Chiefs fandom and KC Symphony devotion are far from mutually exclusive

Going to a Chiefs game is one of the most intense things you can experience in Kansas City. In 2014, Arrowhead Stadium earned the world record for the loudest sporting event, when the crowd roar reached 142.2 decibels during a 41-14 stomping of the New England Patriots. Meaning it’s slightly quieter to position yourself 100 feet behind a jet engine. This is an impressive statistic, yet it fails to capture the overwhelming physical force of 75,000 people simultaneously yelling at maximum human capacity.

This isn’t an arbitrary action; each Chiefs game is crazy in its own way, demanding its own crazy response. Of the dozen or so games I’ve attended over the years, I’m thinking especially of the 2010 home opener, which I rode to in my dad’s old convertible while drinking beer and eating barbecued ribs out of a paper sack. That game featured Billy Ray Cyrus singing the national anthem (in a Montana jersey, of course), a flyover by two attack helicopters, and, for three quarters, torrential wind and rain. But I was also there for the most frigid kickoff in Chiefs history, last December (1 degree, technically a tie with a 1983 game), ahead of which we’d bundled up as though setting out from base camp in Antarctica. That was a screaming cold.

Most recently, there was last season’s playoff loss to the Steelers, rescheduled from a noon kickoff to dodge an ice storm that never arrived. The night game’s precipitation turned out to be fog — a verifiable meteorological manifestation of the cloud of doom that had hung over the franchise’s playoff fortunes for two decades. Afterward, the Steelers quarterback, whose name I refuse to spell out here, said it was the loudest game he’d ever played. I believe the word he used was deafening. 

So the atmosphere at Arrowhead is widely understood to be uniquely thunderous. But there is one other live entertainment event in the metro that rivals our brand of NFL insanity: the Kansas City Symphony. 

Obviously, the symphony doesn’t offer the physical violence, the public intoxication or the ear-splitting volume of a sellout game at Arrowhead. But let me point out some key similarities.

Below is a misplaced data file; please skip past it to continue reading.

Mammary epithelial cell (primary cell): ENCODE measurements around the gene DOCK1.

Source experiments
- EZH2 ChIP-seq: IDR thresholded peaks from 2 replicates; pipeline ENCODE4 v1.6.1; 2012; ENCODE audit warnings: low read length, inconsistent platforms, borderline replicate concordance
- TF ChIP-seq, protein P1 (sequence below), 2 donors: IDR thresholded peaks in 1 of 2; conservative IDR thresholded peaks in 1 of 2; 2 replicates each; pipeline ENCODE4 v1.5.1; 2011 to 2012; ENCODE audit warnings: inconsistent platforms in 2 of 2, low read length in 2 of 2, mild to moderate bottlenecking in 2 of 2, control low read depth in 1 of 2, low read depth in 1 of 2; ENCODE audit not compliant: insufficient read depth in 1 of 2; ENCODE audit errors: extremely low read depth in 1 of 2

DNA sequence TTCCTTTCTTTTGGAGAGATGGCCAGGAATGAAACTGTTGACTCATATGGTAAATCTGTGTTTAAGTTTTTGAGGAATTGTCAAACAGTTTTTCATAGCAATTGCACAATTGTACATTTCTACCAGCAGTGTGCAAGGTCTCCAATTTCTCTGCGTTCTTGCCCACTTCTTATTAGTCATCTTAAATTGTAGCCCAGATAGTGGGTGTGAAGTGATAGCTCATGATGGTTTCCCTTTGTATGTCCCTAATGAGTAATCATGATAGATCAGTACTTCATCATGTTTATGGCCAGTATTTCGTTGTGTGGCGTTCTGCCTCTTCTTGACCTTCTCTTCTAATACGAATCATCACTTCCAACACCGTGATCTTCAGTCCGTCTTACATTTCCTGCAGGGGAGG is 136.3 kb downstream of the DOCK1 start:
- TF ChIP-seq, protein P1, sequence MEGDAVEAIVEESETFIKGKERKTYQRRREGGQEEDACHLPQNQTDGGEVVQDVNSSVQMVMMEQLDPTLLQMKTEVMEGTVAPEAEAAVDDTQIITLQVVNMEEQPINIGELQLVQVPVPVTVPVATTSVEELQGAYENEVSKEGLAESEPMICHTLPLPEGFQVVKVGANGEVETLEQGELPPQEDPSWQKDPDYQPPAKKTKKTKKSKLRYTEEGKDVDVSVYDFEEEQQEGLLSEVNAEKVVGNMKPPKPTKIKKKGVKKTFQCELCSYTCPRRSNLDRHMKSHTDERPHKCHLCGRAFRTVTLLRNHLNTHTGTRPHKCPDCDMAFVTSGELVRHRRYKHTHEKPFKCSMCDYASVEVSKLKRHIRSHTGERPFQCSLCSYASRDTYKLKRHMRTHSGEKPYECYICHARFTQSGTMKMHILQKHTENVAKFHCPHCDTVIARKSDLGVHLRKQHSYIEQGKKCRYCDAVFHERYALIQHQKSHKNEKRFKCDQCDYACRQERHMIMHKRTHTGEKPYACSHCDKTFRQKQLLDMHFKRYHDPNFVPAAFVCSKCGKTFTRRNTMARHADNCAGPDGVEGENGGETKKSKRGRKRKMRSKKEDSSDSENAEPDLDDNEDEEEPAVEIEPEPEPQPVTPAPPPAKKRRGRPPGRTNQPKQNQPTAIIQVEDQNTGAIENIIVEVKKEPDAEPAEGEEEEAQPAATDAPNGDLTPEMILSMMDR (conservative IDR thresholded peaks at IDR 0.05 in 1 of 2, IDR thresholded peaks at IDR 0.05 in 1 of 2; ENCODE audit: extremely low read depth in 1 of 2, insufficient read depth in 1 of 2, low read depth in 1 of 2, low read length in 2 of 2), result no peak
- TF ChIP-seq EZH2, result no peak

For starters, there’s the product on offer. Both the Kansas City Chiefs and the Kansas City Symphony feature teams of highly skilled and practiced professionals, working under world-class leadership and backed up by impressive support crews. Each outfit spends weeks rehearsing for relatively short display — in that time having tried to perfect a fluidity of motion, a sophisticated interplay and a precise coordination indicative of months of group practice and years of individual training. 

Of course, even given all that teamwork, both are games of superstars. Whether it’s Yo-Yo Ma or Peyton Manning, the biggest names draw the biggest crowds. Witnessing violinist Augustin Hadelich tear into pyrotechnical glissandos on Paganini’s Caprice No. 5, or seeing Tyreek Hill streak improbably down the sideline on a wild kickoff return, we can feel our pulses racing even as our breath gets put on hold.

Both symphony concerts and Chiefs games take place in dynamic, purpose-built climates. Arrowhead Stadium was designed by Charles Deaton, the architect of the futuristic Sculptured House in Woody Allen’s Sleeper. The Kauffman Center, the giant glass croissant designed by Moshe Safdie, has drawn comparison to the Sydney Opera House. Both buildings are positioned across the street from a Denny’s restaurant. 

The Chiefs season-ticket holder and the symphony patron have each signed up to witness regular spectacle, filled with conflict and drama and studded by hero-worship and the pulse of giant drums. There is the quest for a Super Bowl ring, and there is Wagner’s epic “Ring Cycle” (and the journey toward perfecting it). Historically, both arenas have been male-dominated, but the eternal feminine is never far on the sidelines, from Clara Schumann and Gisele Bündchen to the nine muses and the Chiefs Cheerleaders. These days, women are often the greatest stars, from hometown hero Joyce DiDonato to the headliner of the NFL’s de facto greatest stage, the Super Bowl halftime show.